Foundry scientist Jeffrey Urban and his collaborators noticed something surprising during their study of a potential hydrogen-storing material, recently published in Advanced Materials. When they grew magnesium borohydride on reduced graphene oxide, it formed an unusually open and porous crystalline nanostructure.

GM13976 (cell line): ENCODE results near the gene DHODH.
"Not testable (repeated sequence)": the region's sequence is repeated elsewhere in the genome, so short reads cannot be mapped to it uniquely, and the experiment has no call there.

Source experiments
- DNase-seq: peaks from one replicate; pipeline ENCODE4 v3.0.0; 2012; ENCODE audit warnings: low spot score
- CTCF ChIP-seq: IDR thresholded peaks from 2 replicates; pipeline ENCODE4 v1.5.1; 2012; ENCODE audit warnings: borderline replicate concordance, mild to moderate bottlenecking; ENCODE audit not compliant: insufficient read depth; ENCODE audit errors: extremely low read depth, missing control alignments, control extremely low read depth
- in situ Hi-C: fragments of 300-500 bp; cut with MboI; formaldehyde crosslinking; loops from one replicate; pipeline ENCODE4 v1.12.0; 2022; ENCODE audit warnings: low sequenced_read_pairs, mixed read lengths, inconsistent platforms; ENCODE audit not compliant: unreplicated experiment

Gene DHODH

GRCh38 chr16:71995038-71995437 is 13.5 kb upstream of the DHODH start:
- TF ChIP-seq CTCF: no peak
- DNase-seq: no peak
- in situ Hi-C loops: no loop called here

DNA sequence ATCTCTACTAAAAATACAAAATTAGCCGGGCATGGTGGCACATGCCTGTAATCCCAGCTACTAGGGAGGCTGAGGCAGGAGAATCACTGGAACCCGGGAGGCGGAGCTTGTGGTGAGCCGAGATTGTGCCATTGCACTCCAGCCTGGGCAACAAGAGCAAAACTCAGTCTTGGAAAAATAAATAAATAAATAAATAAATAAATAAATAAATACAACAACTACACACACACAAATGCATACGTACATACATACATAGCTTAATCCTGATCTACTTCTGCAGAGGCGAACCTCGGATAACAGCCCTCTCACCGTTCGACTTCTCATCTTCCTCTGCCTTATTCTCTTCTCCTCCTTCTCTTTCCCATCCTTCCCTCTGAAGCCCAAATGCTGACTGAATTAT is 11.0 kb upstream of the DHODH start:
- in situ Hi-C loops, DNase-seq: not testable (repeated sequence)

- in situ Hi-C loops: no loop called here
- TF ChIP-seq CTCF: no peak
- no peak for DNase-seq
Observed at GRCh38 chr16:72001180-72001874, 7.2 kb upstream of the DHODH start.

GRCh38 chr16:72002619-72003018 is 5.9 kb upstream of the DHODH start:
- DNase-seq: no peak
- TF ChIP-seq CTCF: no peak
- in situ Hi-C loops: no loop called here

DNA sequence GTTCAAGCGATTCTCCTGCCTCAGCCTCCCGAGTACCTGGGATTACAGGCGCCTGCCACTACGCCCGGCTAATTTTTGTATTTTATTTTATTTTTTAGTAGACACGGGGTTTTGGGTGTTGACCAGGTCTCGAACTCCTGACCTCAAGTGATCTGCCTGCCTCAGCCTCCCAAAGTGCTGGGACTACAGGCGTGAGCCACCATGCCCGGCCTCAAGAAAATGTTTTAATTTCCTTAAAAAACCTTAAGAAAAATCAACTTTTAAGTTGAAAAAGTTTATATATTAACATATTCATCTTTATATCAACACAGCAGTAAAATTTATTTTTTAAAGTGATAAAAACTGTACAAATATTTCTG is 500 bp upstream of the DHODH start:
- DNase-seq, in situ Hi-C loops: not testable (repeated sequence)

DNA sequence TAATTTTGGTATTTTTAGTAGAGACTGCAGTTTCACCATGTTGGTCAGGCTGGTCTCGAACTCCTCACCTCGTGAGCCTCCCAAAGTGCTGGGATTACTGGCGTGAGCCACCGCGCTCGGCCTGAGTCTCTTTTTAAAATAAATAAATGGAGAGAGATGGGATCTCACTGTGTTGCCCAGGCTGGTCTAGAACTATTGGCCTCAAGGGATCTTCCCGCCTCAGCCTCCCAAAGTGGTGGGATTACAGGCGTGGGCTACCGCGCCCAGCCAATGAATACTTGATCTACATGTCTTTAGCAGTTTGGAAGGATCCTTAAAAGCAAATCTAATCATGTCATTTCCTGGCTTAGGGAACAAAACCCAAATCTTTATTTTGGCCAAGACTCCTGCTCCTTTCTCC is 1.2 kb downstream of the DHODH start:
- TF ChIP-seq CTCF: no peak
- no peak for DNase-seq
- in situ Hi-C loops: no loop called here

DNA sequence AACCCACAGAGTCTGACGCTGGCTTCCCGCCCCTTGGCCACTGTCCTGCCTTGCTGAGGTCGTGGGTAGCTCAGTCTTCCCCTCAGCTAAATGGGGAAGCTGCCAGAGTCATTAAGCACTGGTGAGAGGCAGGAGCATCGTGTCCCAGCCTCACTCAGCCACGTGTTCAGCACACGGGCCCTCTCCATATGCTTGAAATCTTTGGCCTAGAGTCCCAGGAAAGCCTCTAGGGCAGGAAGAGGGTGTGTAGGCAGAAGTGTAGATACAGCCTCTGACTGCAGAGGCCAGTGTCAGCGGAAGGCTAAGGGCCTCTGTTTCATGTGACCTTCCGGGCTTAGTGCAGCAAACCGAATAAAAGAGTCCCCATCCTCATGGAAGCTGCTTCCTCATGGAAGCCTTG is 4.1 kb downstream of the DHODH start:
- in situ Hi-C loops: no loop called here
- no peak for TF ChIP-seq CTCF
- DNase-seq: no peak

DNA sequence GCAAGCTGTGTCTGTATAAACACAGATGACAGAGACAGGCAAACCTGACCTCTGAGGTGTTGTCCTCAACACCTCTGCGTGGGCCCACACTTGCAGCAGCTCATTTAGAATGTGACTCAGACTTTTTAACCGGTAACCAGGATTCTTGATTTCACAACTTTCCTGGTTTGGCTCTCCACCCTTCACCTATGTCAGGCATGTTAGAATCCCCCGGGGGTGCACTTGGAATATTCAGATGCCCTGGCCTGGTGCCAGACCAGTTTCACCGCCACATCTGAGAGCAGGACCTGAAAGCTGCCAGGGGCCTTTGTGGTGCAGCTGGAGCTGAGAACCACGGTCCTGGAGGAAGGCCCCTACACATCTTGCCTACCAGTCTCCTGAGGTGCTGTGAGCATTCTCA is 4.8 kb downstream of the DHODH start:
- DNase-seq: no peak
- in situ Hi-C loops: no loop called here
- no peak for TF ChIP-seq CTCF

They theorized it might absorb CO2, and as it turns out, they were right. Detailed studies revealed that the material initially works slowly, as the borohydrides first reduce the gas to create formate groups. There is then a stepwise spike in carbon dioxide uptake, forming methoxide groups.